Ban the Box Trend Continues in Maryland, St. Louis

Author: David B. Weisenfeld, XpertHR Legal Editor

February 4, 2020

Maryland has become the 14th state with a ban the box law affecting private employers. A new law enacted last week applies to employers with at least 15 full-time employees and prohibits covered employers from requiring job applicants to disclose certain criminal history information, including arrests and convictions, before their first in-person interview.

Effective February 29, 2020, the law includes possible civil penalties of up to $300 for each applicant or employee whose criminal record an employer has asked about in violation of the law. The law also includes an anti-retaliation provision. Limited exceptions apply to:

  • Jobs providing services or direct care to minors or vulnerable adults; and
  • Positions where federal law requires an inquiry.

Gov. Larry Hogan had vetoed the bill over concerns that it did not differentiate between "serious, potentially violent, felony offenses and less serious misdemeanors." Waiting to ask about criminal history until a first in-person interview, he said, "would result in costly and time-consuming human resources work that ultimately goes nowhere." However, the General Assembly overrode Hogan's veto.

Employers should be aware that Baltimore has a ban the box law that goes well beyond Maryland's new law. Baltimore prohibits private employers with 10 or more employees from asking about an applicant's criminal history until a conditional job offer has been made. In addition, the state's two largest counties - Montgomery and Prince George's -- have ban the box laws.

Moving to the Midwest

St. Louis will soon become the third Missouri city with a ban the box law affecting private employers, joining Kansas City and Columbia.

Effective January 1, 2021, the St. Louis ordinance will ban employers with 10 or more employees from basing a hiring or promotional decision on an applicant's criminal history unless the employer can show the decision is based on all available information, including the frequency, recentness and severity of the criminal history. The applicant's criminal background also must be reasonably related to the job duties and responsibilities.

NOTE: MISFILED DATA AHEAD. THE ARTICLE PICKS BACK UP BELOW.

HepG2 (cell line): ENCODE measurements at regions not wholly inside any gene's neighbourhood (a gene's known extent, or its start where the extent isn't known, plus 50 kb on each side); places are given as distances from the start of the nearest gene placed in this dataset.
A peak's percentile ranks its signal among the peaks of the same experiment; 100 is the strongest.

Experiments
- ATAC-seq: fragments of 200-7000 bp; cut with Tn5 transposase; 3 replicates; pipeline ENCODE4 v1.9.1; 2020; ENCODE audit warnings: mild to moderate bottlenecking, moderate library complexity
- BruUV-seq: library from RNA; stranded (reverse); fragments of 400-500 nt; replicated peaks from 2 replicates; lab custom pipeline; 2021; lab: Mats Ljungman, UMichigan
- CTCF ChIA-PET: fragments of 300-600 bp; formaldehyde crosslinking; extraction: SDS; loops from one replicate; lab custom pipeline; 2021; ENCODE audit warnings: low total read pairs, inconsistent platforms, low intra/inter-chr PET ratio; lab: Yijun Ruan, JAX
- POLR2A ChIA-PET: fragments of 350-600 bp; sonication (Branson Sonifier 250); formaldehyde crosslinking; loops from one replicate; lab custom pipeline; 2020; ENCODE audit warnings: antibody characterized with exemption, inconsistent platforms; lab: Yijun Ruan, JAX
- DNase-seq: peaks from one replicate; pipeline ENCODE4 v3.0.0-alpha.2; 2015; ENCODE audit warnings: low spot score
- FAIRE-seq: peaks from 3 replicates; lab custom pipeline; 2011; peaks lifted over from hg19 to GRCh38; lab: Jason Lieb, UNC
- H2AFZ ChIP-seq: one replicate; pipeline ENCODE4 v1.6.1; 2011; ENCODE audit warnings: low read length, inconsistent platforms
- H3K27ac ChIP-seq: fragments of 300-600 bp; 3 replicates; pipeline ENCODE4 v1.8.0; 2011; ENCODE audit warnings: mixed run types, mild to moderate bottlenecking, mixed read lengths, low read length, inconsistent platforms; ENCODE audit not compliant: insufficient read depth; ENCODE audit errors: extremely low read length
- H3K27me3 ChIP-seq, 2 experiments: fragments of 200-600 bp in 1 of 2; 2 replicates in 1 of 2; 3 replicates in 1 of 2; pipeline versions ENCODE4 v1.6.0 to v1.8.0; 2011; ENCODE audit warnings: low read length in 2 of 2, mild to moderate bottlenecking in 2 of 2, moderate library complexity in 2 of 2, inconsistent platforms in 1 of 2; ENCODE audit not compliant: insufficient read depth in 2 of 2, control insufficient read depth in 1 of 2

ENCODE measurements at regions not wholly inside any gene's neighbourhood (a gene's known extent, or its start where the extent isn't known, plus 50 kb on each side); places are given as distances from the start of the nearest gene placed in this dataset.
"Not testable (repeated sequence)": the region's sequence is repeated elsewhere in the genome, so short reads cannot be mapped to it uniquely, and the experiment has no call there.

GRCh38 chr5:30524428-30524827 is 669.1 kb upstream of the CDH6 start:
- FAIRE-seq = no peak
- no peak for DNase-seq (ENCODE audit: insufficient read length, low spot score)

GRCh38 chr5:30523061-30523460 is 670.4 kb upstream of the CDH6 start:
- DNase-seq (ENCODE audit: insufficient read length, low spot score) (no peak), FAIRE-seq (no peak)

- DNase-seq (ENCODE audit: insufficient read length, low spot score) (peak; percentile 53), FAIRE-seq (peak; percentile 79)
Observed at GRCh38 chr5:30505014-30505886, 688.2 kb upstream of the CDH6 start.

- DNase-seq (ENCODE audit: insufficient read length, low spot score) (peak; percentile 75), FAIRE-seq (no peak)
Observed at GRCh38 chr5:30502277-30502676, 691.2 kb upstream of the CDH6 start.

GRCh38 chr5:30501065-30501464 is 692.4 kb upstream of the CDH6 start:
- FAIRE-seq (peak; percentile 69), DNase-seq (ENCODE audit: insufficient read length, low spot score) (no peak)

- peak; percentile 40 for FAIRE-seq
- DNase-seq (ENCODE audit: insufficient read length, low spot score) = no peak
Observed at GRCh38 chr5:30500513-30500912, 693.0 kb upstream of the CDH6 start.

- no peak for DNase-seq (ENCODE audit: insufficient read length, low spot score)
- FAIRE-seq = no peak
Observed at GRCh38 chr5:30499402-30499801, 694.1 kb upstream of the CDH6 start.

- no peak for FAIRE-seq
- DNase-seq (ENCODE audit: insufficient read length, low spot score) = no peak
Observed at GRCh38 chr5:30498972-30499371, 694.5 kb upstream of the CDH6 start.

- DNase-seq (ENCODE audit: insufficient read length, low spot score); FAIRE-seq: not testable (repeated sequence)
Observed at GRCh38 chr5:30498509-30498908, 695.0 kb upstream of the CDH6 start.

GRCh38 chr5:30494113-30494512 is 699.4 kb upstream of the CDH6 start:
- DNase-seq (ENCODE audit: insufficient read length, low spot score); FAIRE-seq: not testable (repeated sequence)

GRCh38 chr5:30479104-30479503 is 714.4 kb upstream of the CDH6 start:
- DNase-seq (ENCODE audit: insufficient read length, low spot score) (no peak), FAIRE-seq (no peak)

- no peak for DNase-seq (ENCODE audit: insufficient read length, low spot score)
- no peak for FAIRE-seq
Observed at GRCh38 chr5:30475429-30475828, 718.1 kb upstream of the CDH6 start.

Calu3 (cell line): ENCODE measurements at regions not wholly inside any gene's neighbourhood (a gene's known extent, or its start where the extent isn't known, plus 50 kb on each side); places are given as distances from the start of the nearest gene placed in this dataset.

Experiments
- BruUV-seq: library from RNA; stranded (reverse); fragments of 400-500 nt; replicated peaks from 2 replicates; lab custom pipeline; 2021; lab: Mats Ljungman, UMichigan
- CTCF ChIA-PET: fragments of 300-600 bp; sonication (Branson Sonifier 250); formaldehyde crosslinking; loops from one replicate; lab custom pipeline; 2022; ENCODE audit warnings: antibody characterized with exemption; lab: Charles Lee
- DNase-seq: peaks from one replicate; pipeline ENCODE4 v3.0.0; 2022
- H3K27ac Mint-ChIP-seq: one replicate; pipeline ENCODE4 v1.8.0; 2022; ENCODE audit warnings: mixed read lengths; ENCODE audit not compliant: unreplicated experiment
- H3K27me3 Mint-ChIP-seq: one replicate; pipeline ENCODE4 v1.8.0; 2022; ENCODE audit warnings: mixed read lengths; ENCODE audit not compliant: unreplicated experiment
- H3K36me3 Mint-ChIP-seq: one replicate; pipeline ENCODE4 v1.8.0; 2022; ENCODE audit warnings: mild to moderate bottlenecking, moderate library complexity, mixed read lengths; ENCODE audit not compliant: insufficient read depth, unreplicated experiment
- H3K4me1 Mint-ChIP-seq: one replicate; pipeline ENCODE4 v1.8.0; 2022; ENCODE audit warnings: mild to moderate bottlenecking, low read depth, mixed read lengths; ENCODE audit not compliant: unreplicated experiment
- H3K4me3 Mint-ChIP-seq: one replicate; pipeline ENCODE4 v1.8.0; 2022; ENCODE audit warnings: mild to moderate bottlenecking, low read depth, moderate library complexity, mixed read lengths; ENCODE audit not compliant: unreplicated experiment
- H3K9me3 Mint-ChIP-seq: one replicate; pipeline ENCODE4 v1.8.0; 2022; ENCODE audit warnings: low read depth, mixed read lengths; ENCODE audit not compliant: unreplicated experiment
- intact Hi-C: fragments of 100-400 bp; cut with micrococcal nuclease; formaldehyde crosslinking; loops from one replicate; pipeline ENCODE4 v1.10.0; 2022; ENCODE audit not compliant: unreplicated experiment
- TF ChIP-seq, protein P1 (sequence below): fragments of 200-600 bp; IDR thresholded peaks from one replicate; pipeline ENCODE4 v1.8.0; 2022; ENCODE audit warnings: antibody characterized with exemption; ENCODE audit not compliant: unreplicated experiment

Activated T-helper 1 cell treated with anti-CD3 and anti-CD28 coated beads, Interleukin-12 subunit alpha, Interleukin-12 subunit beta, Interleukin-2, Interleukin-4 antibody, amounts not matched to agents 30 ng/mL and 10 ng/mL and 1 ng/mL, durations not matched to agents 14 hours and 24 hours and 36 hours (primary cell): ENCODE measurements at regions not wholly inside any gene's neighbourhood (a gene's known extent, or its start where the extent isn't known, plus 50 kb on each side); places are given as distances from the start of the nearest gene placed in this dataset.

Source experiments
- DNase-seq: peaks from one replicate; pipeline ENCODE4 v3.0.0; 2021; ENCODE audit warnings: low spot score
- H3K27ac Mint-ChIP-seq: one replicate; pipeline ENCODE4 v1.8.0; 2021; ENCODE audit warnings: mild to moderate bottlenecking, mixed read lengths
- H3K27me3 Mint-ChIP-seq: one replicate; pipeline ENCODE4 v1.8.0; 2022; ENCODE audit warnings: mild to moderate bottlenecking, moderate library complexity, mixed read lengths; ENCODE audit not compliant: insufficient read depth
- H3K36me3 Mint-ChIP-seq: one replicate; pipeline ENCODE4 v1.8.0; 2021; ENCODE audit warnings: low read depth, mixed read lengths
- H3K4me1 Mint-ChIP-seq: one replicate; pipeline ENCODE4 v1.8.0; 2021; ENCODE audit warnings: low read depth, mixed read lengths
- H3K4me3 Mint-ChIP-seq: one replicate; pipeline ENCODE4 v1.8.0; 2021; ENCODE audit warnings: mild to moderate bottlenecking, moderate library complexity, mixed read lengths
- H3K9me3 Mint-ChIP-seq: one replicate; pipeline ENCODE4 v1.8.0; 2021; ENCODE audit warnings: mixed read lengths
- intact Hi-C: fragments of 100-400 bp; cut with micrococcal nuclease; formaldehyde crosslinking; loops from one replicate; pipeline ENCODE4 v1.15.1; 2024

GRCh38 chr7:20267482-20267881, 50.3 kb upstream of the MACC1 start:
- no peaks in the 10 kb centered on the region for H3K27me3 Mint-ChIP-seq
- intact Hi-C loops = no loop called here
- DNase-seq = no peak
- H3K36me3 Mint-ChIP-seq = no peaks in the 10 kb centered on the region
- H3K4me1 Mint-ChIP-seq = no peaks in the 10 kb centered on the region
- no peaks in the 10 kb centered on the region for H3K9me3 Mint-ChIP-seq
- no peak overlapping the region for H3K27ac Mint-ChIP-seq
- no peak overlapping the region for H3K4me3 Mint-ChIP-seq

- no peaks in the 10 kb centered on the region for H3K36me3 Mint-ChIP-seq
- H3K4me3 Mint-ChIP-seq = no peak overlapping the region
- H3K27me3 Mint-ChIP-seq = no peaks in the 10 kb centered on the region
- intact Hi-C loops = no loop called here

Other key provisions include prohibitions on:

  • Asking about an applicant's history until after the applicant has been deemed otherwise qualified for the position, and only after the applicant has been interviewed for the job (provided the same inquiry is made of all applicants);
  • Publishing job ads excluding applicants based on their criminal history;
  • Including statements that bar applicants based on their criminal history in job application forms and other employer generated forms; and
  • Seeking to obtain publicly available information concerning an applicant's criminal history.

The ban the box trend originated in the so-called "blue" states, but this marks the latest law limiting criminal history questions in a more conservative state. Some other cities to enact ban the box ordinances in such states in recent years include: